I Don’t Want to be a Wanderer.

I Don’t Want to be a Wanderer.

I’ll happily admit it – I am the epitome of the hipster, basic white girl on Instagram. I love running the I Am Project Instagram, and I also work a couple of freelance jobs as a social media assistant – I am known (read: mocked) among my friends as the Instagram queen. But with that social media hipsterness, comes this image of what we think our lives should look like: influenced strongly by the teen movies where they go on road trips and discover themselves – the social media world says that my life should look like an adventure – that we should be climbing mountains and driving fast with the roof down and swimming in lakes, drinking lots of Starbucks along the way.

Image result for the perks of being a wallflower car

I love The Perks of Being a Wallflower as much as the next person, and if you had asked me a couple of years ago, this would have been the ideal life. I have been, from a pretty young age, fiercely independent – I grew up loving this idea of being the girl who could hop around the country, not really committing to anyone or anything – getting by and being free.

And then something radical happened: God put me in a family. He gave me a home that was mine to belong in, and people to love, and things to do with my life. He put me in a place that I would grow to love, with a purpose that meant that things would be different if I wasn’t here. He showed me just how much I was loved, and needed, and the impact that my presence makes to the people that He has given me to care for.

In the Bible there’s a man called Enoch, who comes up in the family tree from Adam to Noah: it’s this long list of names that details how long each person lived for, who their first kid was and how old they were when they died – it gets a bit repetitive and it’s a passage that we would tend to just skip over. Each name goes through the exact same pattern of information, except for Enoch. This is what it says about Enoch:

“Enoch walked faithfully with God; and then he was no more, because God took him away” Genesis 5:24 NIV

Death is one of those things that we can find really difficult to talk about, and even harder to explain: when I read this, the hairs on the back of my neck stood up with the words God took him away, and I realized that this was something that I needed to get straight in my head. I had an aversion to the idea that God takes people away and causes them to die – and yet that is what it says here.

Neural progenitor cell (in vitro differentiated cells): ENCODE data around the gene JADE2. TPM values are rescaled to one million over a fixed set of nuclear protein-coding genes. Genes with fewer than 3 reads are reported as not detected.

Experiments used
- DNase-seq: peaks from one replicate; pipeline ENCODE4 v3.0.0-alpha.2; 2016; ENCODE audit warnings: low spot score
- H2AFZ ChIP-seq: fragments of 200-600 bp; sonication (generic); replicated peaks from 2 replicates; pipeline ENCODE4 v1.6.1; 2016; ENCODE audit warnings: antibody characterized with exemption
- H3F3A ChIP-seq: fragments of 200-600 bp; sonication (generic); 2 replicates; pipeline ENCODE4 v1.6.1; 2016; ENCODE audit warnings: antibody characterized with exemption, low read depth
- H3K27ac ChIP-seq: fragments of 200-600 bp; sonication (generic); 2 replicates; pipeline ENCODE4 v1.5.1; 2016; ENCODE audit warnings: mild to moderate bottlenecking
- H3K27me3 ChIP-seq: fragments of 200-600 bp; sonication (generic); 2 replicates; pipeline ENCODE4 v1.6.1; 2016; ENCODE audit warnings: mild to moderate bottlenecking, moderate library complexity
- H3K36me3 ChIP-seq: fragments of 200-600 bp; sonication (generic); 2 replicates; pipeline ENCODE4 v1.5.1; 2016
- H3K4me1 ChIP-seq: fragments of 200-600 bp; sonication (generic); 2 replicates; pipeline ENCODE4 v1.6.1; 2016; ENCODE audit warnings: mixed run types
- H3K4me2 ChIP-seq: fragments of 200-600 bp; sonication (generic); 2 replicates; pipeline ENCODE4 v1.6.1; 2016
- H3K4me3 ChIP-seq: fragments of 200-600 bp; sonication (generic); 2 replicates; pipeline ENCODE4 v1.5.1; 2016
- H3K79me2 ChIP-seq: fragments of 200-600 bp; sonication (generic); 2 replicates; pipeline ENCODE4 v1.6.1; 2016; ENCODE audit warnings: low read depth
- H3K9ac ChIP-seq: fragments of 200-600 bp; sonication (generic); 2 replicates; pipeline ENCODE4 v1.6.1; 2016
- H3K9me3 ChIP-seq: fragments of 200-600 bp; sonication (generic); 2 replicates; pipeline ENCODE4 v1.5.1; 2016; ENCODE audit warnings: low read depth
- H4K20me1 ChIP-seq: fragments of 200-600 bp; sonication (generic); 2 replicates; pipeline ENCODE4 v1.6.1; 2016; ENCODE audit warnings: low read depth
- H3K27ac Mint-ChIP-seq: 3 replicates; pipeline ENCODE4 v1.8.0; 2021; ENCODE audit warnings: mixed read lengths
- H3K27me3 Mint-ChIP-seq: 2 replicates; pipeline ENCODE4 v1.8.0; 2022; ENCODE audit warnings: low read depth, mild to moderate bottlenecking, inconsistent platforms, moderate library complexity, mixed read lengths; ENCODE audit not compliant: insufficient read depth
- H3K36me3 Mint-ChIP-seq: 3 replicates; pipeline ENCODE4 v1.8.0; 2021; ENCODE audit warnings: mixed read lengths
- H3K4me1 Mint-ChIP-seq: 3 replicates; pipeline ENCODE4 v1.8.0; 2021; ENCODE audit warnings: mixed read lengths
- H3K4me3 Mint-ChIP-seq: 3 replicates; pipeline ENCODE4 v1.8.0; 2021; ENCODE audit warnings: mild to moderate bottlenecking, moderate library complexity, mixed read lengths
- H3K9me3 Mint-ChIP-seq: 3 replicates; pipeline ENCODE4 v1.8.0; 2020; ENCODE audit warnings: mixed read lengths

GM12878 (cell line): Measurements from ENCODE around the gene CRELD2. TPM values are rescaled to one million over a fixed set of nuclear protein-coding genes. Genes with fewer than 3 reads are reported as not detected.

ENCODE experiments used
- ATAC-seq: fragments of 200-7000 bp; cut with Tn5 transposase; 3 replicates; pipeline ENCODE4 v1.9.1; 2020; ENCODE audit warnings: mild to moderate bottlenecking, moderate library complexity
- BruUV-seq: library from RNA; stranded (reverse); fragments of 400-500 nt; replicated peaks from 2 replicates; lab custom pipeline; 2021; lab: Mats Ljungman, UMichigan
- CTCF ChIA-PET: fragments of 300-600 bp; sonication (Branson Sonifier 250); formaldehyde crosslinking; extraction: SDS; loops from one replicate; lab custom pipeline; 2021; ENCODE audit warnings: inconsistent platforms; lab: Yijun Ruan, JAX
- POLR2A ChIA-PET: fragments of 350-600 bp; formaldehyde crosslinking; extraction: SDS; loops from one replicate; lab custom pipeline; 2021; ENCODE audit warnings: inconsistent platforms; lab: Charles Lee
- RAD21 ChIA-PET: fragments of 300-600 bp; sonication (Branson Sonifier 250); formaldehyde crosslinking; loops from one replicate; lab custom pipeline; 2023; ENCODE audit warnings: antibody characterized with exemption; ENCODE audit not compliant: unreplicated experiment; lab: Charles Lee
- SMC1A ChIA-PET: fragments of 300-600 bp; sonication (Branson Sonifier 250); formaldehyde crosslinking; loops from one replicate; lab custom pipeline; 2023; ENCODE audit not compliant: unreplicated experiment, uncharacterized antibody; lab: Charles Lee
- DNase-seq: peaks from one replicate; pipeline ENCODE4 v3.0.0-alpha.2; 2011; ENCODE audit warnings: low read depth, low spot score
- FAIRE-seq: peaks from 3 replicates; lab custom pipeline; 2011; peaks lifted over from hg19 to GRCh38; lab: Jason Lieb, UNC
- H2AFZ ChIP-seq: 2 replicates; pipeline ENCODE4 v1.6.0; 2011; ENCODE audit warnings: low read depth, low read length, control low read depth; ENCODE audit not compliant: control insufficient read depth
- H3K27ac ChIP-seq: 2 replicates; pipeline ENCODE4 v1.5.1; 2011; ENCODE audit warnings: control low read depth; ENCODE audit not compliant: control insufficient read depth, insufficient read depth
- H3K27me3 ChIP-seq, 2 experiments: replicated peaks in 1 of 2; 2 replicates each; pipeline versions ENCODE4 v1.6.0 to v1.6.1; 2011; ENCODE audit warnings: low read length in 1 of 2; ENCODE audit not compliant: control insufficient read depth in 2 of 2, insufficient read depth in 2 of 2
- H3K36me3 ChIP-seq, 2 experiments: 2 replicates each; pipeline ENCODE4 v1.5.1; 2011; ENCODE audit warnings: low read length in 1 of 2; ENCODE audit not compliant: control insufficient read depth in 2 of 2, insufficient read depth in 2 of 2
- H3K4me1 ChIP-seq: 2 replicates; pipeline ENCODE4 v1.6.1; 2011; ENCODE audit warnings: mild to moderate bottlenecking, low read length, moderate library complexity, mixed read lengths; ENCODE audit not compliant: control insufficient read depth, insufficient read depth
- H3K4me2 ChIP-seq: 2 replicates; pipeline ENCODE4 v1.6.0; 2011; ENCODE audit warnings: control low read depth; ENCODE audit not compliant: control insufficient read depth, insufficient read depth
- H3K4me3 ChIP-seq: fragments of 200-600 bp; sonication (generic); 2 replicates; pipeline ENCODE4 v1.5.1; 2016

Firstly, I don’t think we can confuse this with the idea that God takes people away because He misses them so much and He needs them up in heaven – an idea that is often shared around children passing away, but that might not quite be right. Enoch had a long life, and the verse said that he walked faithfully with God – God was so present in his life on earth. This is the most important thing: there wasn’t any need here to hear about what Enoch did, or who he influenced, or how he lived – the fact that he lived faithfully with God was enough.

And yet, he walked with God – it’s the familiar idea that life is a journey, progressing towards a goal: when we walk with God, the natural next step to that journey is to step into an eternity of hanging out with the Father, who we love. McLaren, a theologian, says it like this: “God, with whom he walked, put out his hand and took him himself. Of course. What other end could there be to a life that was all passed in communion with God except the crown of it all – the lifting of a man into closer communion with his Father and his Friend?”

That is – God, who was his best friend, was with him for the whole of his life – and then when the time came, he put out his hand and lifted him up into an eternity with His best friend.

To me, this is the dream – when it is my time for my life to end, I would be so happy for this to be my story: “she walked faithfully with God; and then she was no more, because God took her away”. I want to spend my life here walking closely with him, so that eternity is just stepping into an eternity with my best friend. And for me, I cannot hold this alongside the idea of being a wanderer, independent from God and from people. I do not want to be independent – I want to need people, to have my home, to walk right next to my God. I want to be present in the family that He has put me in.

I would take that over the road trips and the mountaintops and the Starbucks coffee, any day.




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